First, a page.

I remember reading a great unattributed quote that stated, “Communication is the art of depositing a part of yourself in another person.” In the 1984 classic Ghostbusters, this truism is taken literally.
There’s a turning point in the movie’s central love story between Dr. Peter Venkman and Dana Barrett, in which communication becomes a point of contention for the star-crossed pair. Their relationship becomes complicated when, moments before their first date, Dana becomes possessed by the evil spirit Zuul, a mythical Sumerian beast-dog who has commandeered a refrigerator.
Through Dana’s body, Zuul tells Peter she’s “the gatekeeper” of Gozer the Gozerian, an ancient demigod affectionately known as Gozer the Destroyer. With her buddy “the keymaster,” Zuul plans to help unlock Gozer from the netherworld so she can obliterate all of mankind. Shocked, Peter demands to talk to Dana, to which the demon responds:
“There is no Dana, only Zuul!”
This is an amazing display of two people opening up and connecting with each other, detailing their goals, expectations, plans, and fears all in one scene. I was struck by the ability of the Zuul/Dana character to be very concise and straightforward with Peter, even in her possessed state, as she lets him know who he’s dealing with at all times and what the story is. I believe that through this connection and understanding, Peter and Zuul/Dana set the foundation for the successful relationship they have across the Ghostbusters story arch.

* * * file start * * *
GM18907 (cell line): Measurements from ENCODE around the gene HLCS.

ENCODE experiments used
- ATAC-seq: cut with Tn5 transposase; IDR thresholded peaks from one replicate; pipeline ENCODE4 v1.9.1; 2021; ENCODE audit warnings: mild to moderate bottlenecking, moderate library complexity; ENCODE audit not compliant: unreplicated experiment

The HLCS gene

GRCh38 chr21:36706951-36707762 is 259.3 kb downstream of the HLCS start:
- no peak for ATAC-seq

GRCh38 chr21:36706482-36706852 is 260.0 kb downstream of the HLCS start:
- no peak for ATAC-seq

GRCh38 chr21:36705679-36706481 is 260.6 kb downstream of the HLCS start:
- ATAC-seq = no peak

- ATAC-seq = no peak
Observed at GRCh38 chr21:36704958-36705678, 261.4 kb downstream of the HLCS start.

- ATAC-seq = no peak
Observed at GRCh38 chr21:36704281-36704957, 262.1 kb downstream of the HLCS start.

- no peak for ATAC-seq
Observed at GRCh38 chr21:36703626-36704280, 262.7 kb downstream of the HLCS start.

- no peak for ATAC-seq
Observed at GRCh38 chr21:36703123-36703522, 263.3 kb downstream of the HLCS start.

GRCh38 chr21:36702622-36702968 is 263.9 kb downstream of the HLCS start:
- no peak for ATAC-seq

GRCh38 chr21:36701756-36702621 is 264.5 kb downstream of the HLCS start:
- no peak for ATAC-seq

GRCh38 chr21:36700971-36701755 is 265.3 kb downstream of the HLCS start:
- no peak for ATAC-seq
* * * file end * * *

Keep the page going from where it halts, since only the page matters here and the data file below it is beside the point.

Now, I think anyone who’s reading this blog can agree that there are a few more intricacies to putting together a wedding than, say, total world annihilation. I mean, you don’t need to decide on centerpieces or figure out invitation fonts or printing options for that.
Kristin and I thought the idea of premarital counseling might be a healthy exercise to unearth and discuss some of the things we don’t talk about all the time since we’re caught up in the hurricane that is wedding planning.
Being Catholic, we knew could go through Pre-Cana, a six-week required course for those who want to marry in a church that’s designed to remind you of what’s meant by “until death do us part” and give you the chance to gain a more spiritual appreciation of your relationship. But because we’re not exchanging vows in a church, it gave us the opportunity to look into some other options.
One of the more hands-on approaches was the University of Minnesota’s Prepare/Enrich Program, which provides couples with relationship-evaluation techniques and exercises that help accentuate their strengths as a unit and help ferret out areas for further development. Rather than a psychological evaluation of our well-being or a heavy-handed religious take on what it means to be committed to each other, this curriculum struck us as a comfortable method for opening up some aspects of our relationship and having the chance to discuss them.
Case in point: Part of the curriculum is about making constructive “assertive statements,” where you take responsibility for your request in a positive and respectful manner by using “I” statements rather than saying things such as “You always . . .” or “You never . . .” (both the kiss of death in our household).
This has been really helpful as we start to get into the nitty-gritty on wedding design, and it has helped us cut off some points of contention before they come to a head. And as we get into the pressure cooker of the last few months before W-Day, that’s going to be an incredibly valuable skill to have.
Plus, it helps a guy appreciate knowing when he’s talking to the woman he plans to marry or a Sumerian demigod who plans to destroy everything in her path.
Read Carl's story from the beginning.